Monday, January 5, 2015

Ending 2014 with a visit to some classic New York pizzerias

I want to take a break from talking social media this week to share with you my pizza vacation photos with my pizza family. While on vacation in New York, I couldn't resist popping into some of the standby favorites in New York. While technically on vacation, PMQ social media fans also got to follow along as I visited Lombardi's, Totonno's, Di Faras and some other pizza spots on our road trip. While I couldn't hit all the pizza places I wanted to try, the few I enjoyed made the trip unforgettable. While PMQ has covered and known about all these pizzerias, it was my first stop at all three classic pizza institutions since working as a pizza journalist. The experience was incredible for me to learn more about the rich traditions of pizza. 

Stop #1 - As soon as we arrived to New York City, we had to go the original pizza source, Lombardi's in Little Italy. We met the owner who shared with us about his son Michael who now runs Gennaro's Tomato Pie in Philadelphia but still helps with the New York location two days a week. He also shared that on November 10, 2015 for the 110th anniversary, Lombardi's is doing 5 cent small pizzas to celebrate. The line will go all day but it will be worth it!  Lombardi's sauce is something I dream about now and I wish I lived closer to get more and more of it.

Owner of Lombardi's and Slice of Life blogger Melanie

A slice of the original pie.

Lombardi's was the first to be in the Pizza Hall of Fame by PMQ.

Stop #2 - Di Fara's was our next stop in Brooklyn where we waited for 3 hours and watched Dom DeMarco make pizzas on an unusually busy day. Di Fara's is celebrating 50 years this year in the same location with the same owner making pizza by hand daily. While the baby of the group, the history and artistry of pizza is alive and well here and while the wait is usually more like an hour and not thr, it is worth the time spent in the shop. Dom hand shreds cheese for each pie and then cuts the basil leaves from the plant for each pie. The pie had a ton of fresh basil and was among of the most fresh I have eaten.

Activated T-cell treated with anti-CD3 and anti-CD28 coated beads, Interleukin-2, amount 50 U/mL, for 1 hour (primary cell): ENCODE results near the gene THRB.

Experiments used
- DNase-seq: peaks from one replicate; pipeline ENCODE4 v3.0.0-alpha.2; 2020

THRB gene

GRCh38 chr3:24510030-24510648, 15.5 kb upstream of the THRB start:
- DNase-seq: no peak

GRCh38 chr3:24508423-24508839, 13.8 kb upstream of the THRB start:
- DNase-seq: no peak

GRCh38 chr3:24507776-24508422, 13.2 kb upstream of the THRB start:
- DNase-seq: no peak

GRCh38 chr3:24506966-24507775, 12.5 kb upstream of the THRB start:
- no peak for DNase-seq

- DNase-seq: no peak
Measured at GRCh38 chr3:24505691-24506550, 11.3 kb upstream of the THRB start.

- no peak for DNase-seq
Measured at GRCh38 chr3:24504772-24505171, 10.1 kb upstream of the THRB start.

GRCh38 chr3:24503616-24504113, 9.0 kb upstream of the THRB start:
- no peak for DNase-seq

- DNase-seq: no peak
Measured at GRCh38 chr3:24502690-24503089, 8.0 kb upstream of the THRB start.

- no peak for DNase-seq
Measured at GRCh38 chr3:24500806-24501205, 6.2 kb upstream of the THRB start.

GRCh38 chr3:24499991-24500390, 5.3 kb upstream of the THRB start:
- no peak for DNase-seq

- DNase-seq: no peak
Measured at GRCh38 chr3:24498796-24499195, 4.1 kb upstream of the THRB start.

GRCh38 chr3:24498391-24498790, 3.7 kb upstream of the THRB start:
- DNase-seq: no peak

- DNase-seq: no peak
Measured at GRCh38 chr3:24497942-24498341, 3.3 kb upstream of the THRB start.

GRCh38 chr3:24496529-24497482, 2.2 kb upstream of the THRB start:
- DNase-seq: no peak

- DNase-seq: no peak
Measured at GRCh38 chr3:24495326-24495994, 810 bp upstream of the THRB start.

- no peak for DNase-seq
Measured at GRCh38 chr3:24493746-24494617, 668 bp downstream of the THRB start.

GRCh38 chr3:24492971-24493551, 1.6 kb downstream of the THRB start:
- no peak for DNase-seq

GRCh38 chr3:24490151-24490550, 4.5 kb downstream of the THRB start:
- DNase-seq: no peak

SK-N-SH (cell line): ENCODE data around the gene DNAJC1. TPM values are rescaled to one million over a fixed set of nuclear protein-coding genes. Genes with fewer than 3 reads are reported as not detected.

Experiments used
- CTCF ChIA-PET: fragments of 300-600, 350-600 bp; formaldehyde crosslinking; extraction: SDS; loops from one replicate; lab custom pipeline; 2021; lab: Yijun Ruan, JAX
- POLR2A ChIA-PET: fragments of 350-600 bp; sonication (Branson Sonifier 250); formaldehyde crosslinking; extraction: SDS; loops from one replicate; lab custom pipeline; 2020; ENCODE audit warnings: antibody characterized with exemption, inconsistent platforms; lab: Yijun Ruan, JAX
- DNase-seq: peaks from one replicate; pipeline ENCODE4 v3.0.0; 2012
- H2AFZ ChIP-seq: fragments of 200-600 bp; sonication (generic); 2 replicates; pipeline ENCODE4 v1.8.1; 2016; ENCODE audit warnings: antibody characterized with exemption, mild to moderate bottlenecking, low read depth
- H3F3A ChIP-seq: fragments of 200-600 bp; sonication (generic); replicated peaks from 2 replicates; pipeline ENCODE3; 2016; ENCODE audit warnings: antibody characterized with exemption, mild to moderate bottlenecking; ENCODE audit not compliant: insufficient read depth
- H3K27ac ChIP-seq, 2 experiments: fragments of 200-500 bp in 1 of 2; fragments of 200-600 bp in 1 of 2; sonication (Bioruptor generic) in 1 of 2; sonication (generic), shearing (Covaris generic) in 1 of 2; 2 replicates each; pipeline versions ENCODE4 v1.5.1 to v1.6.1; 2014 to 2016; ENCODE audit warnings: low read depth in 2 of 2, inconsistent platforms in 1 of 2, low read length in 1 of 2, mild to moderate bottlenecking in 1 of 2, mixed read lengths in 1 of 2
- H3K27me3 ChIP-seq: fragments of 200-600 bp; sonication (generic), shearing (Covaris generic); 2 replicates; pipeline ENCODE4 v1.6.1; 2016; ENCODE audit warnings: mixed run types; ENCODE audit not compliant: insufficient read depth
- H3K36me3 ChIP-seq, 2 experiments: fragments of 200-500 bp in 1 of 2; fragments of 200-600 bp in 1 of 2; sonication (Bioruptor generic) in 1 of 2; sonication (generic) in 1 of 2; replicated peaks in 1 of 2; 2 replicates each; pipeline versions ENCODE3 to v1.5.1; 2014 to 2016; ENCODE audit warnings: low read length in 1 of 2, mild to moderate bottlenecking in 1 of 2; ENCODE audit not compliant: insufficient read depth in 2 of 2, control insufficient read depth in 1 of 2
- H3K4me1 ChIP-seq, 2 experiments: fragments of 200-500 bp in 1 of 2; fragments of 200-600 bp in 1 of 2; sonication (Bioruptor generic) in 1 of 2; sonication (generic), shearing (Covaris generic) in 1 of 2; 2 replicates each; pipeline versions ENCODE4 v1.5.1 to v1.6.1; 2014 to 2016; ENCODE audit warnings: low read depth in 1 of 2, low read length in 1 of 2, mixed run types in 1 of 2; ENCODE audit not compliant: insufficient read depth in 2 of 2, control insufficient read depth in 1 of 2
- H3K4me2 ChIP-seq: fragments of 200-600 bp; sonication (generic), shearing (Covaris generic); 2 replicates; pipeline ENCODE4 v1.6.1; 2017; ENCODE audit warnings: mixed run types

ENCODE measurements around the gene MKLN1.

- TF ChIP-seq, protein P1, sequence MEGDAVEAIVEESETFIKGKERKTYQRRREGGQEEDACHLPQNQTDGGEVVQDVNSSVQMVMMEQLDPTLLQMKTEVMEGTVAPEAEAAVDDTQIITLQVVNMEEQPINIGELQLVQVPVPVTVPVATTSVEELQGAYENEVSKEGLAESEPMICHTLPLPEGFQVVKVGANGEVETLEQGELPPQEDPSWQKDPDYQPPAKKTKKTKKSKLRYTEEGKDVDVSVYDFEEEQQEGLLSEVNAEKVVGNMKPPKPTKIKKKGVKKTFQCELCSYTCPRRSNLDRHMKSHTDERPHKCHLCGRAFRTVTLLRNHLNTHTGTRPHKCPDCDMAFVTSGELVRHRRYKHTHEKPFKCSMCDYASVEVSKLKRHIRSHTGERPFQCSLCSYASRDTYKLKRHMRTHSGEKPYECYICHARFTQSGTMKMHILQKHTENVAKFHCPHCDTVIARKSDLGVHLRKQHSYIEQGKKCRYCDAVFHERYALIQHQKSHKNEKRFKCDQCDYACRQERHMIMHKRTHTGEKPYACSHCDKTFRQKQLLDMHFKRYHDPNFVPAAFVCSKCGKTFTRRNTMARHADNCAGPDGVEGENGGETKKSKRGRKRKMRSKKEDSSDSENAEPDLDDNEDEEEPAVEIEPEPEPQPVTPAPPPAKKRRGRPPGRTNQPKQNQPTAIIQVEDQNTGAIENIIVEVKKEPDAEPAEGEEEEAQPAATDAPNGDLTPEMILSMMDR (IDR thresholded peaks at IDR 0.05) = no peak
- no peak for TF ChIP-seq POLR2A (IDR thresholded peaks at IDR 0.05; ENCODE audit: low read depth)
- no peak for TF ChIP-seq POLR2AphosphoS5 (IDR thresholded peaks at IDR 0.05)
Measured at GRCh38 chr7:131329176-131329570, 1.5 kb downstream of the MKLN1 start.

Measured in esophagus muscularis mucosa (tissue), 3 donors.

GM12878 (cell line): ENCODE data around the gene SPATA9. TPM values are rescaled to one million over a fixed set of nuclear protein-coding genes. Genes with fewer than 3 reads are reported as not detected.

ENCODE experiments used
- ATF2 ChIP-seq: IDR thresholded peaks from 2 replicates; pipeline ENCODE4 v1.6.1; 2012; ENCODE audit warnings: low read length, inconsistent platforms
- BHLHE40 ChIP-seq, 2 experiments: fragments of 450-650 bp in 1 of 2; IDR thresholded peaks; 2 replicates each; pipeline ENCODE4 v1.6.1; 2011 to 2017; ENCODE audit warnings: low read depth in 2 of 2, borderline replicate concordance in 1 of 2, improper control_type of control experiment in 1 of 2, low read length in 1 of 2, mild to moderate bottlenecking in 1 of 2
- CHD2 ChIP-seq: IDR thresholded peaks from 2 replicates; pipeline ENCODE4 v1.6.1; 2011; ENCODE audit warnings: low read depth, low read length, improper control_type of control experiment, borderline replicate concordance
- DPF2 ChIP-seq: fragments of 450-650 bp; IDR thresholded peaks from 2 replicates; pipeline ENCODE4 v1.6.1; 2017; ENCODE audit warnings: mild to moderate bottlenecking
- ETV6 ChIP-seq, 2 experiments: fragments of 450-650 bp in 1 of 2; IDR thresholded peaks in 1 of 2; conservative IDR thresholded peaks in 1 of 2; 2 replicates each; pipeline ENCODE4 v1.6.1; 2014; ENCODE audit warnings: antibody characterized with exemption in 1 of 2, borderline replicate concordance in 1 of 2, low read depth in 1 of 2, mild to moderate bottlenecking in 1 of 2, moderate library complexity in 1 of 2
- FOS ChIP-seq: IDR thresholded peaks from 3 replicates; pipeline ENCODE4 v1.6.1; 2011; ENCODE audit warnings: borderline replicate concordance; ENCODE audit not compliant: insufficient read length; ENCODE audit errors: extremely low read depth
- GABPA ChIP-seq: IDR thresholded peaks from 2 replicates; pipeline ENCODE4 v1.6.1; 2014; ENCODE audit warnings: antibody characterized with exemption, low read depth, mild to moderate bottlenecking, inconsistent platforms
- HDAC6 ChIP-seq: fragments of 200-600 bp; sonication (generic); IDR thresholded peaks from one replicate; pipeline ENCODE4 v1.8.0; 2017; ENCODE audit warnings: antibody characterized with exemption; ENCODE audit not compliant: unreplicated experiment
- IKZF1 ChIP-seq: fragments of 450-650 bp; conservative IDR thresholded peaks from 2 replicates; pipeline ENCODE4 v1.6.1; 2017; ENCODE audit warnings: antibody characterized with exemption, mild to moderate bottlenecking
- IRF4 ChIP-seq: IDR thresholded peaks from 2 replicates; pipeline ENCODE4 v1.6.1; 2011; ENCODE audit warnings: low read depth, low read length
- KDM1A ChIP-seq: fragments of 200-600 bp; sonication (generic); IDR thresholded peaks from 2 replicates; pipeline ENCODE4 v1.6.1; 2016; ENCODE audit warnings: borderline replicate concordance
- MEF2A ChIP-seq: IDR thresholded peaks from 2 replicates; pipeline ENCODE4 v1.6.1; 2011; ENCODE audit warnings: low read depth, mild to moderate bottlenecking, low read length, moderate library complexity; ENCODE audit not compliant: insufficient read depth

Outside Di Fara in Brooklyn. 
Cutting basil for the pie

Di Fara's crowd watches for pizza.

Dom DeMarco in front of a finished pie at Di Fara's.

Stop #3 - Totonno's Pizzeria Napolitana in Coney Island led us on an adventure to meet Annette of the Totonno family. The pizzeria has been there since 1924 in the same location and recently won the Frank Beard award (2009) for America's Classics. The restaurant closed for 5 months in 2012 due to Hurricane Sandy but was revitalized and reopened. It was their third major closing in recent years after two fires caused severe damage closing the store once for 3 months and once for 11 months. A popular eatery for New York mayors, celebrities and anyone that knows good pizza, Totonno's is a no-frill pizzeria with paper cups for the wine and two options, small or large for your pizza. The original owner Anthony Totonno Pero came to America and began working at Lombardi's at the beginning before opening Totonno's. The coal fired taste is made in one of the largest oven spaces I have seen and the pizza comes out just about perfect.

Working the coal fired oven at Totonno's

Totonno's Coal Fired oven pizza
Owner of Totonno's Coney Island poses for a shot

Also along the way we had pizza at several museums and in Washington, DC at Del Ray Pizzeria in Alexandria. While we tried to stop into Gennaro's in Philadelphia, they were closed that day and plan to be back!  The experience of visiting some of the traditional pizzerias in New York was one I suggest everyone does whether they own a pizzeria or just like good pie. For more photos of the pizza journey, follow us on Instagram!


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